Current resourcing decisions mean that many health visitors cannot effectively do the important work they were trained to do. Since 2015, when responsibility for health visiting was transferred to local authorities, it is estimated that at least 30% of the health visiting workforce has been lost, with further losses forecast. The Public Health Grant has fallen in real terms from £3.99 billion in 2015–16 to £3.3 billion in 2022-23, this is at a time when need has increased.

NSPCC’s new analysis of the latest Public Health England data shows that 19% of babies didn’t receive their 12-month health visitor review by the time they were 15-months old. In addition, the number of babies missing this vital check is up from five years ago when 18% of 15-month-old babies had missed their 12-month review, equating to a 10% decrease in the proportion of babies who had had their 12-month review by the time they were 15 months.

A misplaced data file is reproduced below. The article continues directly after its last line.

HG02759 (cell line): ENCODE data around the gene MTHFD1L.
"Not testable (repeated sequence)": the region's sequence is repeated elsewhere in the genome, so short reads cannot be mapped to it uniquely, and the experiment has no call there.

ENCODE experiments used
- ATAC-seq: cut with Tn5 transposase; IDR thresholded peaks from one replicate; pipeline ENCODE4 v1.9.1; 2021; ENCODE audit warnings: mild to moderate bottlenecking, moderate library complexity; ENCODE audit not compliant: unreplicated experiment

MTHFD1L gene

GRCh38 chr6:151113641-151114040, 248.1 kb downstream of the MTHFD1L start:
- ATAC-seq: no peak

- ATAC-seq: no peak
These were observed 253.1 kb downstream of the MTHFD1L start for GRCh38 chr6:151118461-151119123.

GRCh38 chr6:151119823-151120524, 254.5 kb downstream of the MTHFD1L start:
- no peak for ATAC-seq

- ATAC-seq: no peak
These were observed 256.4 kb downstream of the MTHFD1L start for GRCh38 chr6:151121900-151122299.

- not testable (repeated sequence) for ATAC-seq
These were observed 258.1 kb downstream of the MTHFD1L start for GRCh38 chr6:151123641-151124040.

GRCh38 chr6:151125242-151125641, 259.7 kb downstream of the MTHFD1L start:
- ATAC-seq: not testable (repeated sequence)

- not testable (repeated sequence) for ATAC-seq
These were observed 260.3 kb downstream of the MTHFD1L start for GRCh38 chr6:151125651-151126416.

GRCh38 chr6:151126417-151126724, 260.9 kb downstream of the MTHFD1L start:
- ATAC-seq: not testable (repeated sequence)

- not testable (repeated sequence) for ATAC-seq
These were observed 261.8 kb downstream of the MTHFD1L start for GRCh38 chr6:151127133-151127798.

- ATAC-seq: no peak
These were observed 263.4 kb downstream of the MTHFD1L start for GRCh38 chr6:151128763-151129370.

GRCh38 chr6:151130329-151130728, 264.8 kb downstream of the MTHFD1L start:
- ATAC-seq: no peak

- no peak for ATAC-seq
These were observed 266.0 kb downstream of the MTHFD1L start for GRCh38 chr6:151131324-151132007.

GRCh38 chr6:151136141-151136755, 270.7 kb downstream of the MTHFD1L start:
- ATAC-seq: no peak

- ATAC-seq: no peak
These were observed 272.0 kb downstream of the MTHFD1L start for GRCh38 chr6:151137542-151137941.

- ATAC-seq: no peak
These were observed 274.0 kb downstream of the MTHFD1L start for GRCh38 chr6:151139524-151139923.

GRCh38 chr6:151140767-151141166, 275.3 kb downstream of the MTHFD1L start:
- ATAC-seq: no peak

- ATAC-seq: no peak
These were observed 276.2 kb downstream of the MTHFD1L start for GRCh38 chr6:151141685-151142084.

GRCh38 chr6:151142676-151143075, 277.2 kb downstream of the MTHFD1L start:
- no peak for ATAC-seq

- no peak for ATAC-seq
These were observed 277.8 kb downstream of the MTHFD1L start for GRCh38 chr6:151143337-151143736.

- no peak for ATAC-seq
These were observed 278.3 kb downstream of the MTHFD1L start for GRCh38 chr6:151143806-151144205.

The under-resourced health visiting services are causing a postcode lottery of access to support.

The ‘Fight for a Fair Start’ campaign aims to improve access to mental health support for the one in five mums and one in ten dads who experience perinatal mental health problems during pregnancy and in the first year after birth. With the right support parents can continue to develop a healthy relationship with their baby, but without this support problems can worsen and leave parents struggling with day-to-day tasks.

‘Thank you from the iHV and all health visitors’ to all the parents and organisations who recognise the value of an effective health visiting service and have supported this campaign.